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Quake II RTX released with a demo along and the source code

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For those with newer NVIDIA GPUs, you can now try out Quake II RTX which just released with Linux support. Really nice to see Lightspeed Studios and NVIDIA make Linux a first-class citizen for this with same-day support.

As a reminder on what it is:

Quake II RTX is fully ray-traced and includes the 3 levels from the original shareware distribution.

Quake II RTX builds on the work of Christoph Schied and the team at the Karlsruhe Institute of Technology, who added ray tracing to Quake II to create Q2VKPT (in turn building upon the Q2PRO code base). NVIDIA has introduced new path-traced visual effects, has improved texturing, and has made dozens of other changes and improvements, resulting in an experience that rivals games created today, and pushes your RTX hardware to the limit.

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If you own the original Quake II, it can work with the files to unlock the full game and give you online multiplayer too.

For the Linux version, if you have a card older than the GeForce 20 series, you will need to use the NVIDIA Vulkan Beta Driver at least version 418.52.05 which included support for the VK_NV_ray_tracing extension for certain older models. For those with newer NVIDIA GPUs like the NVIDIA 2060 and above you will need at least driver version 410.66, which added in the ray tracing support.

You can grab it from Steam or the official NVIDIA website. You can also find the full source code (minus assets) on GitHub.

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Vortex_Acherontic 6 June 2019 at 4:05 pm UTC
Quake II was the most engraving Shooter for me of all time. And is still, beside Doom 3 and 2016 and Quake 4, one of my favorite games ever

I'm kind of excited to see my beloved classic shooter in such nice visuals

Oh NVIDIA, you have me, I don't appreciate all of what you're doing especially your efforts in cutting down AMD in the GPU market with NVIDIA exclusive frameworks such as Hairworx, PhysX and all the other Nvidia Game works stuff which is STILL not available for Linux, I mean c'mon NVidia ... whats that?

But now you MIGHT prevent me from switching from NVidia to AMD GPUs ... MAYBEEEEEE. Let's see where this all leads to. And what AMDs new Navi GPU will offer

Btw. whats about the 430.14 driver, dose it have those extensions? I'd like to try it our with my GTX 1080 and probably failing ^^"

Edit 2: Okay according to vulkaninfo it's there

Last edited by Vortex_Acherontic at 6 June 2019 at 4:12 pm UTC
Krovikan 6 June 2019 at 4:12 pm UTC
Nvidia Vulkan Beta Driver 418.52.05, 418.52.07 and 418.52.10 don't build kernel modules with Kernel 5.0.7+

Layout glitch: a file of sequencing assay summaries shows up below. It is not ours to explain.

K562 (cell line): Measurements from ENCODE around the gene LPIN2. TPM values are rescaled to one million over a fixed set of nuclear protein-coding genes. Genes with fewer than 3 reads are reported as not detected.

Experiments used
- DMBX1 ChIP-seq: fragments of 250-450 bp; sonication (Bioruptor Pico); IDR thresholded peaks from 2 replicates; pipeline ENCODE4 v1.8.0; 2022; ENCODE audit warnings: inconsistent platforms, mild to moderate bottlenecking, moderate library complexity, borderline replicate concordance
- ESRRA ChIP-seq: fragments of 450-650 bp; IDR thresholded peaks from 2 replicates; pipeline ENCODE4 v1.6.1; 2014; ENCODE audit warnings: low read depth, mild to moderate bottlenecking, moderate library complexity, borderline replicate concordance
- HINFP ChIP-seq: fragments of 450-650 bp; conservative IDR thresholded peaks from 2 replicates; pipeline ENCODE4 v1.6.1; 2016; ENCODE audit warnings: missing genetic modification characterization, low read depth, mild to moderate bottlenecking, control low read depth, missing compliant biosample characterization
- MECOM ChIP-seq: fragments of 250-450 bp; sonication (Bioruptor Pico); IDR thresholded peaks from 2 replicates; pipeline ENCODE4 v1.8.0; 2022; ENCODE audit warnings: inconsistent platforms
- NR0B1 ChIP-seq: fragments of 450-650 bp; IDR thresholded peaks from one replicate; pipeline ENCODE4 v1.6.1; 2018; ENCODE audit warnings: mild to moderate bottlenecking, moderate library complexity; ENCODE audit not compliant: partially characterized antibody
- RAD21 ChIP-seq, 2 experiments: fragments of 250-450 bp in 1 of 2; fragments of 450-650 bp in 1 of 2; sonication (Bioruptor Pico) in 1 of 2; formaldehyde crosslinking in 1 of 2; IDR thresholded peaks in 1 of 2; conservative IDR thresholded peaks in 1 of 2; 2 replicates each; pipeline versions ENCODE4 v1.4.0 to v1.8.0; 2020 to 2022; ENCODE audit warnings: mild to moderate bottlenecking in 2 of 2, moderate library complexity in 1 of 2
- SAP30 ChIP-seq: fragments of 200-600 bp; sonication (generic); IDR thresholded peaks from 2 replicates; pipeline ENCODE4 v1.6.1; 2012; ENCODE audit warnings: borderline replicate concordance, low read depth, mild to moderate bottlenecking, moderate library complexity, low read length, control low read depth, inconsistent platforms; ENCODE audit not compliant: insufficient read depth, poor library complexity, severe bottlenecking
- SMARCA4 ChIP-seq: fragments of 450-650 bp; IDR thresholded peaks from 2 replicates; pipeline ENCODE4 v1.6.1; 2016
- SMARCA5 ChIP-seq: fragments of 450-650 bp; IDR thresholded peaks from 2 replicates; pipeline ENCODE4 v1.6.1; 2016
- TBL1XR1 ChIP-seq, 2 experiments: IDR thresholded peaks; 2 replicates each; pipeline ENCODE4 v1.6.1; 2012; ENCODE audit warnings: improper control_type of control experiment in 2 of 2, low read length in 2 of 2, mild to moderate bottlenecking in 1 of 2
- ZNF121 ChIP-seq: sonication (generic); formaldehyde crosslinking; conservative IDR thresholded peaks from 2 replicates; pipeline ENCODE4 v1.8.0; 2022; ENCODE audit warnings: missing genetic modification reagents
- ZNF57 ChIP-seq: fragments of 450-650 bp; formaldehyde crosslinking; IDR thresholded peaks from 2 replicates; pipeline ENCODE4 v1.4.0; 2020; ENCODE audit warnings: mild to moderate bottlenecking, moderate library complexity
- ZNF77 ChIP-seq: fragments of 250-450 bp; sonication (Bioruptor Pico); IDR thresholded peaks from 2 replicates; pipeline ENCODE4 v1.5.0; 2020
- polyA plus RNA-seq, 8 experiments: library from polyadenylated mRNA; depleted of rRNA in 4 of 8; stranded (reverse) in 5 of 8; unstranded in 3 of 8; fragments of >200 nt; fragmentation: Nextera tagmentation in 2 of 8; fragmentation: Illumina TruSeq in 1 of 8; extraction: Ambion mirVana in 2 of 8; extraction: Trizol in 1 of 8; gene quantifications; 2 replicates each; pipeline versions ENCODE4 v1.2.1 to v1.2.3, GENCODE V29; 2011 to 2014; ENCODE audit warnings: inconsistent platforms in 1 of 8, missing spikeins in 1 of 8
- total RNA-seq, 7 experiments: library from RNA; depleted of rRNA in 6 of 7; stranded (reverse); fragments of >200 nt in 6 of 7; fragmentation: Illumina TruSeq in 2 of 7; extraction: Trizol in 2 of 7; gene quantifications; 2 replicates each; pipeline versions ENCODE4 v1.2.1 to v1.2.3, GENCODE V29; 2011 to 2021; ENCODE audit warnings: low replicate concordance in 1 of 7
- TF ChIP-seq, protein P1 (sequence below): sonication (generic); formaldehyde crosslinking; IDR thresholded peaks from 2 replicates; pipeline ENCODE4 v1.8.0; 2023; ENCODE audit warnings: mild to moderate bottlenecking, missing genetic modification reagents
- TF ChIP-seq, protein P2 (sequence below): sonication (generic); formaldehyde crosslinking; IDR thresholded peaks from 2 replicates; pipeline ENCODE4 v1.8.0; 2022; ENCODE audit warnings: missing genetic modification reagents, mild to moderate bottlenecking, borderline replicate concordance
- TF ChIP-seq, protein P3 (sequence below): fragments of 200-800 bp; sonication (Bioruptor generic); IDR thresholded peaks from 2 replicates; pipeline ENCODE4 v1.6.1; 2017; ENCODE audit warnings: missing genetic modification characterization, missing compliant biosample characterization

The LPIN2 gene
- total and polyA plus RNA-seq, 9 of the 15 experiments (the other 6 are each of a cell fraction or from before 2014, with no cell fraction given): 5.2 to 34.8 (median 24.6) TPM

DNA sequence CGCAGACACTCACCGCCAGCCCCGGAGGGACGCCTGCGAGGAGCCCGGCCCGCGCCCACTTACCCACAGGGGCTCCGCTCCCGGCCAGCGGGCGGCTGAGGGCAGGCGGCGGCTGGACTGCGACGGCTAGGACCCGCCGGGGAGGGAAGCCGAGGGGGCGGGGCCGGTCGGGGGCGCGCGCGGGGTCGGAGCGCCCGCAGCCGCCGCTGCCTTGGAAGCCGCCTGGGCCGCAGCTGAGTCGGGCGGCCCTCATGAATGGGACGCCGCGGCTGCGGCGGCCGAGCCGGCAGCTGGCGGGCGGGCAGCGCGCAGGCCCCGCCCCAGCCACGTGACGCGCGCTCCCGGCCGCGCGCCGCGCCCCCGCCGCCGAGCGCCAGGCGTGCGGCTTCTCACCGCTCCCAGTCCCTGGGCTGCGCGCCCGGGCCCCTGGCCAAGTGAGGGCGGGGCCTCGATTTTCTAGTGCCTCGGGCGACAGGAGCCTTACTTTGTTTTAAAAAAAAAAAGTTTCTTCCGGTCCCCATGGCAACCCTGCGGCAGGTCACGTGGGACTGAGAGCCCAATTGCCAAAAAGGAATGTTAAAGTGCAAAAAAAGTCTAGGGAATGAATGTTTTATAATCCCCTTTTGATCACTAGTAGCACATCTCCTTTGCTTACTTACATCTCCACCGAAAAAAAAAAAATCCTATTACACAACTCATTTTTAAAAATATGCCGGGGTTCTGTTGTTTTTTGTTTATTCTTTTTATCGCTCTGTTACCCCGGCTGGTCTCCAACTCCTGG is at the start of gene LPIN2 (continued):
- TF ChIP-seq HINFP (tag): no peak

With my Kernel Linux 5.1.6 the only method for compile is:

sh --no-unified-memory --no-drm

But, with these switches I don't have CUDA. Seems important for Nvidia card, if not tell me please.
Avehicle7887 6 June 2019 at 4:45 pm UTC
Well I did give it a shot with my humble GPU, at least it runs. With a lower resolution it runs a tad faster, not very playable though, aiming is a pain



Last edited by Avehicle7887 at 6 June 2019 at 4:59 pm UTC
Jollt 6 June 2019 at 5:20 pm UTC created with vim autoexec.cfg with seta vid_rtx "0" at the baseq2 folder and it works on my R7 240 hahah
Ehvis 6 June 2019 at 5:38 pm UTC
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Everything maxed out @ 3440x1440 gave me 35-40 fps. Which with gsync would normally be reasonable to play something, but I couldn't aim with it to save my life. Lowering the rendering resolution to 80% upped it to 60 fps and got me a long much much better.

Even though it may not seem like much, I'm still quite impressed with it as a tech demo. Doing diffuse path tracing for lighting in insanely computationally expensive. My own little renders in Blender's Cycles renderer took 10 hours to do. Doing anything in realtime at all is pretty amazing.
rustybroomhandle 6 June 2019 at 5:39 pm UTC
This is nice as a tech demo and great as a source reference for developers, but compared to the original, this looks uuuuugly. It's so bright and all the atmosphere has been lost.
iwantlinuxgames 6 June 2019 at 7:15 pm UTC
sweet! there is a linux version available from the steam page
TheReaperUK 6 June 2019 at 9:08 pm UTC
Oh wow, it run on my tiny GTX1060 but at 7 to 10fps on default RTX settings, but it does have OpenGL support which turns off all the goodies but then runs at 1000fps, yes you read that right 1000fps with a drop to 999fps at times but i did have cel shading x3 on
Dunc 6 June 2019 at 10:48 pm UTC
rustybroomhandleThis is nice as a tech demo and great as a source reference for developers, but compared to the original, this looks uuuuugly. It's so bright and all the atmosphere has been lost.
Yeah, it's a bit like the “sitcom effect” (or “soap-opera effect” if you prefer) you get with high-framerate video. It looks too real. Sometimes “better” is worse.
slaapliedje 7 June 2019 at 3:00 am UTC
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We should keep in mind that this is the first official release of Quake II since forever for Linux. Pretty sweet that nvidia released it for Linux too.
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